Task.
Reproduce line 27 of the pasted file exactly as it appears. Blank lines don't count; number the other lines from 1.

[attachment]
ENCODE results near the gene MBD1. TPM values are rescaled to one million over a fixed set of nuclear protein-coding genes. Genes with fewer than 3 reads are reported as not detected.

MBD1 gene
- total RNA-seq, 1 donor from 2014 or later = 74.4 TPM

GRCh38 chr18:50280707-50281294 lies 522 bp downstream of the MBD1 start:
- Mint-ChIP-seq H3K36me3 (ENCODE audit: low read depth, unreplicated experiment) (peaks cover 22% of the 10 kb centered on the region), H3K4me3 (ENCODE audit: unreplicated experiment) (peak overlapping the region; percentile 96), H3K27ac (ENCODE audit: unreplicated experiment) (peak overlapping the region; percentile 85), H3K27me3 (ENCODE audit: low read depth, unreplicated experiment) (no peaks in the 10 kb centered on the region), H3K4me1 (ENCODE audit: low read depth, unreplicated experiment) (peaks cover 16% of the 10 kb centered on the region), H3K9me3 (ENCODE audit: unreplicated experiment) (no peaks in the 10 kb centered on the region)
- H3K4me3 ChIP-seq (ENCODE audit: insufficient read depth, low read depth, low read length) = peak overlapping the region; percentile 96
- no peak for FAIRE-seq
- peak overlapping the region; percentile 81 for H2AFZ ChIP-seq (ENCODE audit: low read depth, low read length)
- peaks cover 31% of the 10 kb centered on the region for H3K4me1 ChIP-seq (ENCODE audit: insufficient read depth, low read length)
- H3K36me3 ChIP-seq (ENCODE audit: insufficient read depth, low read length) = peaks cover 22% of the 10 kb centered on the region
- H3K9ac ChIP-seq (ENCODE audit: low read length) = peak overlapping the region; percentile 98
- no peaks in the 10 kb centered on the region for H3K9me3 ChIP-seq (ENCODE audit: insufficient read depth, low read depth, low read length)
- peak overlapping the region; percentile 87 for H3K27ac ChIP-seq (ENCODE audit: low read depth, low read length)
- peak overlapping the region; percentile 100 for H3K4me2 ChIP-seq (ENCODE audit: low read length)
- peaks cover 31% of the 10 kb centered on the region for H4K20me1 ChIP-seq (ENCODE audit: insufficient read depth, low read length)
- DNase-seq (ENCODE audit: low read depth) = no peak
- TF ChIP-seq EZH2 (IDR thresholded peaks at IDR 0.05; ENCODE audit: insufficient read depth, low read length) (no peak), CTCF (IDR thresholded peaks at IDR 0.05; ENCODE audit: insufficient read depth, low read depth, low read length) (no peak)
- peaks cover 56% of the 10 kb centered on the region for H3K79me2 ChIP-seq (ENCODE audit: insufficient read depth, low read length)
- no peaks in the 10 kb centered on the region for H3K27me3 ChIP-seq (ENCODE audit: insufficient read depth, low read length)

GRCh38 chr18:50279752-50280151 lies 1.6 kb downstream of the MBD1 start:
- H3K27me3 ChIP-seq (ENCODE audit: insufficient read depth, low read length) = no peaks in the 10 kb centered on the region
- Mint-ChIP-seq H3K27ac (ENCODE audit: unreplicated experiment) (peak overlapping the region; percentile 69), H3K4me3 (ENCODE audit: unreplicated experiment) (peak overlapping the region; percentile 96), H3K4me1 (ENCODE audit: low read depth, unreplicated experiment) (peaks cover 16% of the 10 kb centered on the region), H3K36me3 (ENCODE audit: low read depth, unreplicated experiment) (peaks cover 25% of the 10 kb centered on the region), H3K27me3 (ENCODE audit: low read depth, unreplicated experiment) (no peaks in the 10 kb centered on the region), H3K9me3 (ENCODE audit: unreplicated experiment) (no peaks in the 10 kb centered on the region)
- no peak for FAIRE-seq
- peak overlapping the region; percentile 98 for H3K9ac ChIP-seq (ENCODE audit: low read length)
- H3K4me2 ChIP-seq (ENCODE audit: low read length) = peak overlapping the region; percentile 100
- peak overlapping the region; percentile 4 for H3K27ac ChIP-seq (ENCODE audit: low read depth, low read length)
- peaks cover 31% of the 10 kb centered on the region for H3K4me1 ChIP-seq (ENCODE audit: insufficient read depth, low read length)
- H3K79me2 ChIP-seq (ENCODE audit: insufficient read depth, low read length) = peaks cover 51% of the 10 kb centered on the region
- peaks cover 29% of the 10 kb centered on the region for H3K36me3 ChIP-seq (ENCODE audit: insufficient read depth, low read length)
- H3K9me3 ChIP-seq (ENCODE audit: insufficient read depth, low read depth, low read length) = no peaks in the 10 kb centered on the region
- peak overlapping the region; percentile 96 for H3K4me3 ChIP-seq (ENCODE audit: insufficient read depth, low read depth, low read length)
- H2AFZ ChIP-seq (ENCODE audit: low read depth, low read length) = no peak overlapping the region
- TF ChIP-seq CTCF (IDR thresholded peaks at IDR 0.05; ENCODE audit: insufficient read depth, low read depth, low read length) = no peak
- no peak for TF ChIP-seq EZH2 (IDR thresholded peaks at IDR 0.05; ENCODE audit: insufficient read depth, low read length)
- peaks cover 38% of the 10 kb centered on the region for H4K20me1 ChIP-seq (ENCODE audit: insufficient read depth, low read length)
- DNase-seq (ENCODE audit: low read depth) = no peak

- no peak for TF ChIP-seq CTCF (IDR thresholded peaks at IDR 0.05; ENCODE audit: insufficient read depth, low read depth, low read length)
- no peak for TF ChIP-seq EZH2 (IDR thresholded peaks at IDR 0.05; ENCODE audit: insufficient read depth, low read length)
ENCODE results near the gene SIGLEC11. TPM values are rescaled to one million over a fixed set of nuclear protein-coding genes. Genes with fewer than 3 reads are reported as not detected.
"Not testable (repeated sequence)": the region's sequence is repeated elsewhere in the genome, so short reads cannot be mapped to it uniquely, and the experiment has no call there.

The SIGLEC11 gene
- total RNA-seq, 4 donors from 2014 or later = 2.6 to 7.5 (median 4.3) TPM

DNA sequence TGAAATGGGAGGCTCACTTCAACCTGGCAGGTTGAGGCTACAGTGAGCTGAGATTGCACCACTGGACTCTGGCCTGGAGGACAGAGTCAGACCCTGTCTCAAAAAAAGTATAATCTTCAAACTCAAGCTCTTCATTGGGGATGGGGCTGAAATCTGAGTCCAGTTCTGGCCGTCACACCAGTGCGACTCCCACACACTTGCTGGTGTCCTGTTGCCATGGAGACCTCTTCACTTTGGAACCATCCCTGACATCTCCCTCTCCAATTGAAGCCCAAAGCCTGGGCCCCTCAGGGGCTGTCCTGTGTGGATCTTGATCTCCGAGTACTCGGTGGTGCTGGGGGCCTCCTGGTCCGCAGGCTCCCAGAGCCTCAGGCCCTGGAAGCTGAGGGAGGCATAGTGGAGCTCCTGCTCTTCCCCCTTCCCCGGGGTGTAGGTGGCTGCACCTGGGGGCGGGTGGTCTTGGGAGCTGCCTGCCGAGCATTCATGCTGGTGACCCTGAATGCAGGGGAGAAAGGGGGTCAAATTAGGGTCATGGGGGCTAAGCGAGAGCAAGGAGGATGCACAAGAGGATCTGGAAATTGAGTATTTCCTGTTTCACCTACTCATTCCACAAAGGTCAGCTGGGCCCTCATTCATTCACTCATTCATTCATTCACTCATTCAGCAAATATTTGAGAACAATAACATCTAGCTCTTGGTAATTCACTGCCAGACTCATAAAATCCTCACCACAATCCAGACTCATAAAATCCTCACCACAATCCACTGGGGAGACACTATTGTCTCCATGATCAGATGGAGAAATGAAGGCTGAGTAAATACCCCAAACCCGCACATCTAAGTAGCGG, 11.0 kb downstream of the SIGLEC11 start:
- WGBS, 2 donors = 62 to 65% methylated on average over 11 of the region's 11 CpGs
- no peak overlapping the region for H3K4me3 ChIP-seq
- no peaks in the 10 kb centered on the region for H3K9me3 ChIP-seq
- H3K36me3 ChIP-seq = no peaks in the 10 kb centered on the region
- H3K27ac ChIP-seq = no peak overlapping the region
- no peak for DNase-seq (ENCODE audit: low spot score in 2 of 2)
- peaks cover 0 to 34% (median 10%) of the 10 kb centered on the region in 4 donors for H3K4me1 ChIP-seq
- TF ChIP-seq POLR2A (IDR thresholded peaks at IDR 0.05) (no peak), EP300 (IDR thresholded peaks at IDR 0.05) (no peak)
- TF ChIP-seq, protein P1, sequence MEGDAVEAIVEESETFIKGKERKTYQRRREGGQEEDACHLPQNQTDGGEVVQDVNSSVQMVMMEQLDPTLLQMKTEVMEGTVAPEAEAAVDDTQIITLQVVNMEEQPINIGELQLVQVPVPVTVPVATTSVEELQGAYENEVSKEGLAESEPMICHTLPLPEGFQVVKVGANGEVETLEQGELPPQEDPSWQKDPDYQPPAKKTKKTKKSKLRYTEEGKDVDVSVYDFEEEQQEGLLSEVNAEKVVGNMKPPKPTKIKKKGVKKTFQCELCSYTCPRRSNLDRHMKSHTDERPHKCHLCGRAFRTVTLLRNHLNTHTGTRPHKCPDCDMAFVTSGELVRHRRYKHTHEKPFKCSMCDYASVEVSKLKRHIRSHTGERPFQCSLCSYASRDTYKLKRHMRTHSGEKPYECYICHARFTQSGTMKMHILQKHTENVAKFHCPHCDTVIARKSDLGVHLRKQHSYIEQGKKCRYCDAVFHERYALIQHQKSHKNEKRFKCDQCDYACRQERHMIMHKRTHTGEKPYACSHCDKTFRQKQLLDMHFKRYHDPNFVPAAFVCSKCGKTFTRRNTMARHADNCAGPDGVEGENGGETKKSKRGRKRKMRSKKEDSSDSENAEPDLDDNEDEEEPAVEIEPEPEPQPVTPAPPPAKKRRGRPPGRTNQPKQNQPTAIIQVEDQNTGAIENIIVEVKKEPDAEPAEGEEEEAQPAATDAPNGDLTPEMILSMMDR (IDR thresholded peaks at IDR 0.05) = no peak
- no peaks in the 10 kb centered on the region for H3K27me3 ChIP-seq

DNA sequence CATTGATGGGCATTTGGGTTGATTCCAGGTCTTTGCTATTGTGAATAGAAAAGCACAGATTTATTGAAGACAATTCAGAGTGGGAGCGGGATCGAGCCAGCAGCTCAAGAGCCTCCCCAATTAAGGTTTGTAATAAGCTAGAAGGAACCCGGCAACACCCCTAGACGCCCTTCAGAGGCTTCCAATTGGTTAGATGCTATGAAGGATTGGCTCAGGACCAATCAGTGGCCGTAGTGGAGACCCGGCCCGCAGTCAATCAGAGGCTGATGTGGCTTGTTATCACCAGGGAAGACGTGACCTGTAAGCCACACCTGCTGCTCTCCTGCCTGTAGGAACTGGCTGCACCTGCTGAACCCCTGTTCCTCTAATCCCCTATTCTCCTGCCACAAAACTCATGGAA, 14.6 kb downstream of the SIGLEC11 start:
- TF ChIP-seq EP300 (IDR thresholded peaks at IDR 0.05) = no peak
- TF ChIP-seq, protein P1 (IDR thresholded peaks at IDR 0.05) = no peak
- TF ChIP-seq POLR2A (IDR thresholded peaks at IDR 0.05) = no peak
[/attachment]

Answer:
- peaks cover 31% of the 10 kb centered on the region for H3K4me1 ChIP-seq (ENCODE audit: insufficient read depth, low read length)